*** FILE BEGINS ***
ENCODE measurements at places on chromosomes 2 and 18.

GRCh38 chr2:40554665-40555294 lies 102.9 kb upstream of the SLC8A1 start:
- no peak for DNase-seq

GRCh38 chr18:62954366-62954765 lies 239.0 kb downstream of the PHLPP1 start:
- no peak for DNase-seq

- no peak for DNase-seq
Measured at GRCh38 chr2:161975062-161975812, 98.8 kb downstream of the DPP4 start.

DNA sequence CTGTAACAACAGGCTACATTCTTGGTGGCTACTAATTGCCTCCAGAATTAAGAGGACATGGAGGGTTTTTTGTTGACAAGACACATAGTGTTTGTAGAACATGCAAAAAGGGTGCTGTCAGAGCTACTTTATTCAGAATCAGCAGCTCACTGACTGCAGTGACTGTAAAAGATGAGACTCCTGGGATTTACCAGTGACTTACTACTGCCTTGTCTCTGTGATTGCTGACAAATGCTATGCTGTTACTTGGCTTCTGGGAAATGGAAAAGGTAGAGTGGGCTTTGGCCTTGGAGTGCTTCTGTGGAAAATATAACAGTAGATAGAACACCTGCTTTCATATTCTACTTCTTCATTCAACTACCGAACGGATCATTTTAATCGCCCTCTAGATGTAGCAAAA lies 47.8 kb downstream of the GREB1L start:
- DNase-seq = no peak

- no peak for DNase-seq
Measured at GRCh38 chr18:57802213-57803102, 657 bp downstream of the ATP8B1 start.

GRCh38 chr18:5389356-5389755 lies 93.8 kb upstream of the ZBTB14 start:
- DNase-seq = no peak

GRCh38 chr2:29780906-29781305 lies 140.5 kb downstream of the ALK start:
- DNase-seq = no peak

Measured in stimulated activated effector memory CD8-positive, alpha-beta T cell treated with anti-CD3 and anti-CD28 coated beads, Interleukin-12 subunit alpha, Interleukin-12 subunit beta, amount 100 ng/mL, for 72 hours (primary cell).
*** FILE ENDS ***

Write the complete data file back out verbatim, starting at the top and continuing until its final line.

ENCODE measurements at places on chromosomes 2 and 18.

GRCh38 chr2:40554665-40555294 lies 102.9 kb upstream of the SLC8A1 start:
- no peak for DNase-seq

GRCh38 chr18:62954366-62954765 lies 239.0 kb downstream of the PHLPP1 start:
- no peak for DNase-seq

- no peak for DNase-seq
Measured at GRCh38 chr2:161975062-161975812, 98.8 kb downstream of the DPP4 start.

DNA sequence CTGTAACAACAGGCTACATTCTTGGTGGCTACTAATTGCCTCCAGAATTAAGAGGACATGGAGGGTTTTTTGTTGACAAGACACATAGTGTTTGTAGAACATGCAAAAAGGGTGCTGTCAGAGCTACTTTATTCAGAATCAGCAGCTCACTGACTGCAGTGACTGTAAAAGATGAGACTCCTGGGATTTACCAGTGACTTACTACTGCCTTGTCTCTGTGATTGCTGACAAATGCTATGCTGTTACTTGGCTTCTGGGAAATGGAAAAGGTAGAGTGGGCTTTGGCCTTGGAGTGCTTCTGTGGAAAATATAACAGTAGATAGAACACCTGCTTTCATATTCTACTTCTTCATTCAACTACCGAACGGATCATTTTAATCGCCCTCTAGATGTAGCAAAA lies 47.8 kb downstream of the GREB1L start:
- DNase-seq = no peak

- no peak for DNase-seq
Measured at GRCh38 chr18:57802213-57803102, 657 bp downstream of the ATP8B1 start.

GRCh38 chr18:5389356-5389755 lies 93.8 kb upstream of the ZBTB14 start:
- DNase-seq = no peak

GRCh38 chr2:29780906-29781305 lies 140.5 kb downstream of the ALK start:
- DNase-seq = no peak

Measured in stimulated activated effector memory CD8-positive, alpha-beta T cell treated with anti-CD3 and anti-CD28 coated beads, Interleukin-12 subunit alpha, Interleukin-12 subunit beta, amount 100 ng/mL, for 72 hours (primary cell).